Soviet Heavy Fighters 1926–1949

However, as was often the case in the USSR, that was not the end of changes to the technical requirements of the new aircraft. On October 26, 1927 a letter arrived at TsAGI offices, which contained a revised version of the document. The Air Force apparently went back to the idea of a four-seat, long-range reconnaissance platform carrying a payload increased to 725 kg. More changes were introduced on November 6, the scope of which rendered the existing design practically unusable. The required armament was increased from four to eight Lewis machine guns, while useful payload was once again raised – this time to 890 kg. The new draft of technical requirements called for gunner stations in engine nacelles, in addition to a pair of fuselage turrets. The crew was increased to five: pilot, co-pilot (doubling as a radio operator and rear gunner), navigator (also manning nose gun) and two engine nacelle gunners. The role of the future aircraft was described in the document as follows: “The key role of the proposed design would be to conduct reconnaissance deep behind enemy lines countering the threat of most modern and the best enemy fighters. In addition, the aircraft would have to be capable of performing escort missions on long-range bombing raids.” It was clear the new requirements would inevitably lead to increasing the overall size of the design and, what followed, degrading its performance. While the original estimates put the “cruiser’s” maximum speed at 215 – 220 km/h, that value was now described as “above 160 km/h”. Priority was given to the field of view and arc of fire, while maneuverability was way down as number six on the list. It corresponded to the requirement that the R-6 should be able to “…engage in a defensive battle with several enemy fighters at the same time”, using to its advantage spherical field of fire, rather than speed or agility.
Tupolev persevered in his lobbying tactics and eventually reached a compromise with the Air Force brass. In its final iteration the technical requirements defined the R-6 as an “air-defense fighter and army reconnaissance platform” (the “army” designation indicated “long-range” character of the mission). The aircraft once again became a four-seater with a payload of 700 – 725 kg. Gunner stations in engine nacelles were to be replaced with a retractable ventral turret. Most importantly, the overall airframe design was left largely unchanged, which was good news for TsAGI staff, who had already started, back in August 1927, manufacturing some of the components for the R-6 prototype.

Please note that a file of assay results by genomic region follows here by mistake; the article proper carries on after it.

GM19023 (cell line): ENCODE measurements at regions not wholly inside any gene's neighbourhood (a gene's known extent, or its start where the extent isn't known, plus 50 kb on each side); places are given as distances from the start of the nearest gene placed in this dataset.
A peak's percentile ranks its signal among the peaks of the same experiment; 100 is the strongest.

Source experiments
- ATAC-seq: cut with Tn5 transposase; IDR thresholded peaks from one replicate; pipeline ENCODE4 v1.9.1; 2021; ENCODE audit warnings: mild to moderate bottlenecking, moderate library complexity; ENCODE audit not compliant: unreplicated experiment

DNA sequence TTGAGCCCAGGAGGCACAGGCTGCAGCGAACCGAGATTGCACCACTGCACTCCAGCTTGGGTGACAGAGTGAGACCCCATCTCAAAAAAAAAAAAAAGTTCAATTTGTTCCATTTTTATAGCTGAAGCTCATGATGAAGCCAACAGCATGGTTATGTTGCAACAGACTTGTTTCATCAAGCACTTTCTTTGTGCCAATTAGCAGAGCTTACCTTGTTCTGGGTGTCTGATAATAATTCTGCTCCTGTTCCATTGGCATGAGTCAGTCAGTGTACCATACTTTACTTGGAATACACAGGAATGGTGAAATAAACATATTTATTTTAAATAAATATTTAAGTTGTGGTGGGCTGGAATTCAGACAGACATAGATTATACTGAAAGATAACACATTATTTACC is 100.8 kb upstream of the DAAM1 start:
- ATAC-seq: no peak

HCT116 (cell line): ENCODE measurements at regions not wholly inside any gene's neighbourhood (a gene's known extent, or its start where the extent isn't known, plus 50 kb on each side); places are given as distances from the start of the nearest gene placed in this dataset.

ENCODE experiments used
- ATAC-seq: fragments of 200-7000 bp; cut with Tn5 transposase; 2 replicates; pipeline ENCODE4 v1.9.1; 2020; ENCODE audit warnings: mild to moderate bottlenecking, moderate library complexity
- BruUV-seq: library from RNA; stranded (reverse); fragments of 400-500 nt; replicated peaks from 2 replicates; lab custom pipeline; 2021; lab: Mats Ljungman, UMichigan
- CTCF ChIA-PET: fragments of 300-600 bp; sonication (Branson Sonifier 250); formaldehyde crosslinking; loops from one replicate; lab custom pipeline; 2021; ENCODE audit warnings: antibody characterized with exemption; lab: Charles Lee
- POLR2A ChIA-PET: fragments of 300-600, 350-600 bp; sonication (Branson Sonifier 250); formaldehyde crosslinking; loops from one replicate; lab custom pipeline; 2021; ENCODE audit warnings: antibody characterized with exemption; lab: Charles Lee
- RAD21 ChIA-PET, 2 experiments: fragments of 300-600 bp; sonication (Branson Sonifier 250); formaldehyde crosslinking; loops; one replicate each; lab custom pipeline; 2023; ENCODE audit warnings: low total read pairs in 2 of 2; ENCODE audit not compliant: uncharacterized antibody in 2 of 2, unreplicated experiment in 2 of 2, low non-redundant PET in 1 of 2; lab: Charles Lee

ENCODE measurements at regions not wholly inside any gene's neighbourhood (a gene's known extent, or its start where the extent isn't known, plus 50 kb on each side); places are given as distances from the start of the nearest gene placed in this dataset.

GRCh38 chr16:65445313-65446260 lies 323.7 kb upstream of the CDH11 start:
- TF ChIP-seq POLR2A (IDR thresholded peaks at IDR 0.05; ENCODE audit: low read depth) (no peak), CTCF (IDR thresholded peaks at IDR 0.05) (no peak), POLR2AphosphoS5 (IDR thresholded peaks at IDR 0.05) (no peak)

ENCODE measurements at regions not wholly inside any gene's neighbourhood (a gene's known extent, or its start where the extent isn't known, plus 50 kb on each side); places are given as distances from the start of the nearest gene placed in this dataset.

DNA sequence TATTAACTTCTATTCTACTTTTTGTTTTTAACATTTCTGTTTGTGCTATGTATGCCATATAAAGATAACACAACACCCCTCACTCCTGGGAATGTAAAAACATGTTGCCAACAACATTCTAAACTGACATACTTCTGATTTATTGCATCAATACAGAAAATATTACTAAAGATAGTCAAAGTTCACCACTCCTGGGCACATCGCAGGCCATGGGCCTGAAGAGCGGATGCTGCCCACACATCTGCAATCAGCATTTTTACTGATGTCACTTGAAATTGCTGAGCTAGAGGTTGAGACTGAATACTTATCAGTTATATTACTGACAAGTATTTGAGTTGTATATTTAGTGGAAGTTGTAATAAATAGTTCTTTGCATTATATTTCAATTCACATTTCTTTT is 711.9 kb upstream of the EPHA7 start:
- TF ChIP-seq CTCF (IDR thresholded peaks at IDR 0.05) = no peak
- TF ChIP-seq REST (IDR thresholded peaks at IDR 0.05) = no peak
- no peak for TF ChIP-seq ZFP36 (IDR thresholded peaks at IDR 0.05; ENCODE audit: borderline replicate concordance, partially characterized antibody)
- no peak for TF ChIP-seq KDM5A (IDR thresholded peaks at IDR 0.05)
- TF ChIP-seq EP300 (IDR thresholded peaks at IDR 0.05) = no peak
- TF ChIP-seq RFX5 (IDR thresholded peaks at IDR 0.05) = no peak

The question of which powerplants would best suit the new design was still unanswered. The initial choice was a pair of Hispano-Suiza units rated at 450 and, later, 520 hp. Later the use of German BMW-VI motors was contemplated (680 – 730 hp, depending on the variant), while in January 1928 the British 480 hp Bristol Jupiter radials were eyed as a possible choice.
The work on the new design progressed at a good rate and by March 19, 1928 a full-scale wooden mockup was ready. After implementing several changes to the cockpit layout and equipment setup, the mockup was officially approved in July 1928. The Air Force had high hopes for the new aircraft, so they green-lighted full-scale production even before the prototype was ready for its first flight. The delays in prototype assembly were due mainly to problems with subcontractors and the VVS, who failed to deliver the TUR-6 gun turrets on time. Despite those hiccups, TsAGI team made up some of the lost time and finally delivered the R-6 prototype powered by a pair of BMW-VIE engines (500 – 730hp).

CiezkieSowieckie zd5

 Flight test program
The maiden flight of the R-6 prototype was a short hop flown by M.M. Gromov. Three minutes into the sortie the starboard engine began to overheat and then seized up, forcing Gromov to put the aircraft down in a hurry. He came in perpendicular to the runway, which almost cost him his life. The root cause of the engine failure was a cracked radiator, which bled engine coolant at an alarming rate. Following Gromov’s advice, the rudder was enlarged to provide better authority. During the second sortie overcompensation of elevators became apparent and it wasn’t until the third flight that all flight controls were deemed to work fine.